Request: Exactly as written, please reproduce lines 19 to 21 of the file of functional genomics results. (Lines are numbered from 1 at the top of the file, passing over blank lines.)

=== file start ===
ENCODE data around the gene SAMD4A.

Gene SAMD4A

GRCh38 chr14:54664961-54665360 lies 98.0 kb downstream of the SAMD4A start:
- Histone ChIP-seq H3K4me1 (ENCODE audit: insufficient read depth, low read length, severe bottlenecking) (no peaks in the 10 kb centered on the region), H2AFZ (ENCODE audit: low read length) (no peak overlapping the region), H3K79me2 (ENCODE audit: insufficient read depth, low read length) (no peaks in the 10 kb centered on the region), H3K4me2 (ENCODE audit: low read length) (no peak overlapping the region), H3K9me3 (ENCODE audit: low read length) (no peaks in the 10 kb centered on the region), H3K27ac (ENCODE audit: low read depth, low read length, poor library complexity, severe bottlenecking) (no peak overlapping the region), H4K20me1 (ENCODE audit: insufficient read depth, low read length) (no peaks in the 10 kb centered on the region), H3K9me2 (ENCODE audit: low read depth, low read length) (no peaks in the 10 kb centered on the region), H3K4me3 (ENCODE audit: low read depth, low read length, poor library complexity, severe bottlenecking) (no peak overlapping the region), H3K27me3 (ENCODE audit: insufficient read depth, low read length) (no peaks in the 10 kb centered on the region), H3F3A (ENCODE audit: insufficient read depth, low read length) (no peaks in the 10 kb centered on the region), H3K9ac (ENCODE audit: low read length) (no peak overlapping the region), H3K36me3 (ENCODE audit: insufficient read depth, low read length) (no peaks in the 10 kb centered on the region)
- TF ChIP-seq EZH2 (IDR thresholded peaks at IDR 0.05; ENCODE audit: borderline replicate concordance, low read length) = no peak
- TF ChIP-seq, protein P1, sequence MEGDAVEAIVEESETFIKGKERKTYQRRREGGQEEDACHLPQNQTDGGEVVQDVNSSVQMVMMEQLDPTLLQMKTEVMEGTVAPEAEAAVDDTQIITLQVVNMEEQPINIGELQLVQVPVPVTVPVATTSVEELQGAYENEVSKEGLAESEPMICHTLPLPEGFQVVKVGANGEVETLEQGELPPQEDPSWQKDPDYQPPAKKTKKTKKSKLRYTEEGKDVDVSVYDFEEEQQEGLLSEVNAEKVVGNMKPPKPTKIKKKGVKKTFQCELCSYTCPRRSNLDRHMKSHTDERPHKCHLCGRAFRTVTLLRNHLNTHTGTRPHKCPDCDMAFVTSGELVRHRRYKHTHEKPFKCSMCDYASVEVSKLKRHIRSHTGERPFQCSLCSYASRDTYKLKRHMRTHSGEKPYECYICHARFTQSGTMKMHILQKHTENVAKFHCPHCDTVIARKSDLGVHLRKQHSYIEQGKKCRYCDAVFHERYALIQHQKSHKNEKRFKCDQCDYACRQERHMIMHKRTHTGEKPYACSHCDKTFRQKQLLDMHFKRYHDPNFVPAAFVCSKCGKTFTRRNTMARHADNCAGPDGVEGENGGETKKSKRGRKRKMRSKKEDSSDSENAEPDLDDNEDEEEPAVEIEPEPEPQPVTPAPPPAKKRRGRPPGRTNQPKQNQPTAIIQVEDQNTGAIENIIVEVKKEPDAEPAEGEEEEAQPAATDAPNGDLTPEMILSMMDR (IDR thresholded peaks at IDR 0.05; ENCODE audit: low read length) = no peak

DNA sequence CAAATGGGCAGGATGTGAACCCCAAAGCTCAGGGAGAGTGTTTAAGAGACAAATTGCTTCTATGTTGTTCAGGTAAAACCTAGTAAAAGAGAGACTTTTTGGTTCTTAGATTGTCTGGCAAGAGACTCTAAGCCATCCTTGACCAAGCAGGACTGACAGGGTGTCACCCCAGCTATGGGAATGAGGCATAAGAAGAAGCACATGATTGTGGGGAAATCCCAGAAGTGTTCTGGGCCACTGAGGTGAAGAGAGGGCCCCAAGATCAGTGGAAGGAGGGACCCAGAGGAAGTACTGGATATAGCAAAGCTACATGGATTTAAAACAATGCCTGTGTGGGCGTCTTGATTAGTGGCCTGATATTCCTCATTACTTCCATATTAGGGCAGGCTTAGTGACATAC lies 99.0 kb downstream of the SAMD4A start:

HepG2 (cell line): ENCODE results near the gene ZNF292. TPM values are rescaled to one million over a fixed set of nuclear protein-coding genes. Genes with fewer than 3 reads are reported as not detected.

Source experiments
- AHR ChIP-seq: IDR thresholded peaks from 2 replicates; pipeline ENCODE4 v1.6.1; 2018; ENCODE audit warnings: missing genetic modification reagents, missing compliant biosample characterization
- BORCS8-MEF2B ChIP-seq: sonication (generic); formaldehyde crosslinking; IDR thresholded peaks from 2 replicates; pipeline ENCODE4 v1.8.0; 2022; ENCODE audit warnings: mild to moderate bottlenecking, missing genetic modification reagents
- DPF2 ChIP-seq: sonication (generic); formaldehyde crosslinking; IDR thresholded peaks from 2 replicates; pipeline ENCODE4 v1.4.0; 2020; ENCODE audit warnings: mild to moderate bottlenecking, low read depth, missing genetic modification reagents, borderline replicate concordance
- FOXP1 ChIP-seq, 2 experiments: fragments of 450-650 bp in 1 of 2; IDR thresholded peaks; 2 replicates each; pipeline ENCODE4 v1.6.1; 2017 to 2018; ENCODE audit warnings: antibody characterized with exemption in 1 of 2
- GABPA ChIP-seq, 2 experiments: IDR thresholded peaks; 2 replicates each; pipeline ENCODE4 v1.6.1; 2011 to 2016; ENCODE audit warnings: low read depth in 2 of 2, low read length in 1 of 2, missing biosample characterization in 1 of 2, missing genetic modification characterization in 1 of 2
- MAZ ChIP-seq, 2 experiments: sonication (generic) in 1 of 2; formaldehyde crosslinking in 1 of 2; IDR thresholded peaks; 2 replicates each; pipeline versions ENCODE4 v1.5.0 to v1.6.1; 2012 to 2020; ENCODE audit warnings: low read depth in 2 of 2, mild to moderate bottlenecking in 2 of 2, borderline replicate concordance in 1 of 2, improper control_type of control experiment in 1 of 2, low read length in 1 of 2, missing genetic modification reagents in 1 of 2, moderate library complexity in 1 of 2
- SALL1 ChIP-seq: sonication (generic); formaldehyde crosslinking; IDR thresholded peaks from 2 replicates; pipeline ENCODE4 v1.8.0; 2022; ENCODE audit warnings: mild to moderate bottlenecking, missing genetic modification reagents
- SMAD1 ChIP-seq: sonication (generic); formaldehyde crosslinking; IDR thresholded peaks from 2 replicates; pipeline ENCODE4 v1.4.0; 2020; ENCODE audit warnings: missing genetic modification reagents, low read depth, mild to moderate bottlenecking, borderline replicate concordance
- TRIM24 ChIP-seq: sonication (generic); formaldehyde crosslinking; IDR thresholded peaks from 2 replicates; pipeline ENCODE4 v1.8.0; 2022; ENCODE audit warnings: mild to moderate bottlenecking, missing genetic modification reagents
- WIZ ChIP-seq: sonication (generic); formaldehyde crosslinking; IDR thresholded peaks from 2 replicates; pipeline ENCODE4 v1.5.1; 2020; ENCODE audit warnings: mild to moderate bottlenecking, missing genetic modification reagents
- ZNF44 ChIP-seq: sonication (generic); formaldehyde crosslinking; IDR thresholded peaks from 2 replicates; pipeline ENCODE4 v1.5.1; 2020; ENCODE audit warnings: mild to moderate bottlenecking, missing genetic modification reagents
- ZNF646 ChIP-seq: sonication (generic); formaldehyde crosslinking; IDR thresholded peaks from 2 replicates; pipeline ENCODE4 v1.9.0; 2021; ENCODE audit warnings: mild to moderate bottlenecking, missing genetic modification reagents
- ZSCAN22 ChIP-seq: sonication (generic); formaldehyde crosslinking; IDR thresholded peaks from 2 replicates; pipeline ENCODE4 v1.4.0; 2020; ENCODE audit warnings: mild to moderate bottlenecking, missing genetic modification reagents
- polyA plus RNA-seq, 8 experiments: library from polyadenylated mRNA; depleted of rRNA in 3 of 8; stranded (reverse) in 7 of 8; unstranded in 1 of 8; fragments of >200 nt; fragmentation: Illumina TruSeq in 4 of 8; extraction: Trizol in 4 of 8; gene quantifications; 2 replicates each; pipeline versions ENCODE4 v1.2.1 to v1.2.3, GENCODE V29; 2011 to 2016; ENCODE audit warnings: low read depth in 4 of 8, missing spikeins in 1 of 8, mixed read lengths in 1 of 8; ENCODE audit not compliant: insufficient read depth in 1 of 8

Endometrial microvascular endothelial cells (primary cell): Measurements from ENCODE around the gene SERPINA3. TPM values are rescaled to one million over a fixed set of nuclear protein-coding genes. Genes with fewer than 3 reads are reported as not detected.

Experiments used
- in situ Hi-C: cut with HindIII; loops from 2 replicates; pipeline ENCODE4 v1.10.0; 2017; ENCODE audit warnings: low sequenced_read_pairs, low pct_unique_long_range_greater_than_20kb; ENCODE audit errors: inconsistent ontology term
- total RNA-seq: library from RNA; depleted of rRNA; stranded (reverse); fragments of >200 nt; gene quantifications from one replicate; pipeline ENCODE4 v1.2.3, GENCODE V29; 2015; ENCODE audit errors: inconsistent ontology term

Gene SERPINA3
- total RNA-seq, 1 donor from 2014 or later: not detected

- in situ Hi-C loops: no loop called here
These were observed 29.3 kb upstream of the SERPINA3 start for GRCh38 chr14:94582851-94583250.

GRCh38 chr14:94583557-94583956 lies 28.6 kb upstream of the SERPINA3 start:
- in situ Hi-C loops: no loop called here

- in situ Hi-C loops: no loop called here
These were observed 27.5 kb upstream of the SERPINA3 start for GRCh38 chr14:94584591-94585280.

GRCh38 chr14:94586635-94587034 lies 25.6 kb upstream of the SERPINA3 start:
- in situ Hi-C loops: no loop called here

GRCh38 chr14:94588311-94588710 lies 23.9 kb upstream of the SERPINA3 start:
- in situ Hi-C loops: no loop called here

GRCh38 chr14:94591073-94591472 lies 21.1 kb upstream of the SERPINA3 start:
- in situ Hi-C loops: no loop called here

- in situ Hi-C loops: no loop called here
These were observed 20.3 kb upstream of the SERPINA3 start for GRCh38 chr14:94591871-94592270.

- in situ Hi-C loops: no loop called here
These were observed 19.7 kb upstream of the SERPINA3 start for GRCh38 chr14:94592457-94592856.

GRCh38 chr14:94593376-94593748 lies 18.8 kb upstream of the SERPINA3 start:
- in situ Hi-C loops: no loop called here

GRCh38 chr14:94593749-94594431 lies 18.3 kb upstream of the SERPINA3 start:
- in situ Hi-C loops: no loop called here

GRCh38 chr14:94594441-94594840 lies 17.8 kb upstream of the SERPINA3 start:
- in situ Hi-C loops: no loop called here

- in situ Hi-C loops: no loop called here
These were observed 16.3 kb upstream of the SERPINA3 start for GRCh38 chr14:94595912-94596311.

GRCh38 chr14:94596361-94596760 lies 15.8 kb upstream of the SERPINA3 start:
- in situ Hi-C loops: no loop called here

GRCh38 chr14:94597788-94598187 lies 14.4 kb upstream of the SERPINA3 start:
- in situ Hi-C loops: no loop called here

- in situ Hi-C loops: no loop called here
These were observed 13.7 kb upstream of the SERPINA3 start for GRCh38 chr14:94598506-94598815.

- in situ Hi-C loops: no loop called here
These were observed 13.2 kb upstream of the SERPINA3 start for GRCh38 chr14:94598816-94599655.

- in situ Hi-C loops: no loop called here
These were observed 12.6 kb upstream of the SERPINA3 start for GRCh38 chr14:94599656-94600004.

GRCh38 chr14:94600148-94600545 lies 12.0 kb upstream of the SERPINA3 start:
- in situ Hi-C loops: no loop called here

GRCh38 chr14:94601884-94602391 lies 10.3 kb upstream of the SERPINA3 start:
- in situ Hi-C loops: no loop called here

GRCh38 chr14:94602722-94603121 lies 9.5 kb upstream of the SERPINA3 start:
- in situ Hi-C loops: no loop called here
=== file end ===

- WIZ ChIP-seq: sonication (generic); formaldehyde crosslinking; IDR thresholded peaks from 2 replicates; pipeline ENCODE4 v1.5.1; 2020; ENCODE audit warnings: mild to moderate bottlenecking, missing genetic modification reagents
- ZNF44 ChIP-seq: sonication (generic); formaldehyde crosslinking; IDR thresholded peaks from 2 replicates; pipeline ENCODE4 v1.5.1; 2020; ENCODE audit warnings: mild to moderate bottlenecking, missing genetic modification reagents
- ZNF646 ChIP-seq: sonication (generic); formaldehyde crosslinking; IDR thresholded peaks from 2 replicates; pipeline ENCODE4 v1.9.0; 2021; ENCODE audit warnings: mild to moderate bottlenecking, missing genetic modification reagents